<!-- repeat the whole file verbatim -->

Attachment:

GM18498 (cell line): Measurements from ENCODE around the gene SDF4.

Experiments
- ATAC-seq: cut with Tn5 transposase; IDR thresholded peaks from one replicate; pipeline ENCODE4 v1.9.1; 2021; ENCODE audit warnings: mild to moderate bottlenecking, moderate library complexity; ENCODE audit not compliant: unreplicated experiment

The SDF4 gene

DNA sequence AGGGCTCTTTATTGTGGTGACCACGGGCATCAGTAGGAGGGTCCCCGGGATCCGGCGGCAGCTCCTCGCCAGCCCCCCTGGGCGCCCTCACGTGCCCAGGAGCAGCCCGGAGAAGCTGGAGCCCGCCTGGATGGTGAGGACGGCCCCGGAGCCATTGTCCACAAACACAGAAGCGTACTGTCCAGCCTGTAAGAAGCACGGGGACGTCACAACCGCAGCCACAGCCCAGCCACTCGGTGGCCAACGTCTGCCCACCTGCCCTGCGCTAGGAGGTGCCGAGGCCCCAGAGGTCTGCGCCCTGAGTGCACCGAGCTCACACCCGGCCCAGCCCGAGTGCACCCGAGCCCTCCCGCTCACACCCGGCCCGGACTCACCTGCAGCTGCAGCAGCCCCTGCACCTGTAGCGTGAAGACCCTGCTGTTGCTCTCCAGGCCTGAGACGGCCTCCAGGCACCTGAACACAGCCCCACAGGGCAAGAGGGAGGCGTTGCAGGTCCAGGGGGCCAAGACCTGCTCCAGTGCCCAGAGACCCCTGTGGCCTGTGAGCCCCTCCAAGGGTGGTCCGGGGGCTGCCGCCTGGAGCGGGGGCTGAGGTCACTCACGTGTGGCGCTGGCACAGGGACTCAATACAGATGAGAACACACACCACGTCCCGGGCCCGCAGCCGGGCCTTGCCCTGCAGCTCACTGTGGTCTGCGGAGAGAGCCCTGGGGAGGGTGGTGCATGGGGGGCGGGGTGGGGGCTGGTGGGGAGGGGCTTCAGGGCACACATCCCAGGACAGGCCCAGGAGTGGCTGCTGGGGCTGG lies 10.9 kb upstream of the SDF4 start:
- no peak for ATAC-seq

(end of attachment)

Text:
GM18498 (cell line): Measurements from ENCODE around the gene SDF4.

Experiments
- ATAC-seq: cut with Tn5 transposase; IDR thresholded peaks from one replicate; pipeline ENCODE4 v1.9.1; 2021; ENCODE audit warnings: mild to moderate bottlenecking, moderate library complexity; ENCODE audit not compliant: unreplicated experiment

The SDF4 gene

DNA sequence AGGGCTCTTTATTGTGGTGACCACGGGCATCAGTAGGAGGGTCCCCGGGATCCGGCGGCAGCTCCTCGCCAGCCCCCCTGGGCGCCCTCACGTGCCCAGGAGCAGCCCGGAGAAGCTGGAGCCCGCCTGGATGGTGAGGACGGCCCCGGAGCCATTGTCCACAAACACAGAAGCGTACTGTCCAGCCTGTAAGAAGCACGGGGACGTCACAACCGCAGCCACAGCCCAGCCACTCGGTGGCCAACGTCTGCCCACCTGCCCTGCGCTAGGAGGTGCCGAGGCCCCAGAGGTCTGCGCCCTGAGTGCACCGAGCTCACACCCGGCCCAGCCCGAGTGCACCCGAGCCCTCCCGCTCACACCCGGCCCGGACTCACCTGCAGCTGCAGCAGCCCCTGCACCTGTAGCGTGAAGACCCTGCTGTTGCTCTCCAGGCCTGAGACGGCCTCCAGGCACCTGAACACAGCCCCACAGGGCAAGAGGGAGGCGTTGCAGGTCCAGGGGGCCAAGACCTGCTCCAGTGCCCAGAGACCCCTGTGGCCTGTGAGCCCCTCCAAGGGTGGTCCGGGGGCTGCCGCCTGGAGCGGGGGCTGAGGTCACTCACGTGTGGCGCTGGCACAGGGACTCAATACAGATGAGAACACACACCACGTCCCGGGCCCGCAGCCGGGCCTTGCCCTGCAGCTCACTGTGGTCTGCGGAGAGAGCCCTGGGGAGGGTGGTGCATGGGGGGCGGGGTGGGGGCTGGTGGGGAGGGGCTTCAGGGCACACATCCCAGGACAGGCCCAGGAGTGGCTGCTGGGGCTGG lies 10.9 kb upstream of the SDF4 start:
- no peak for ATAC-seq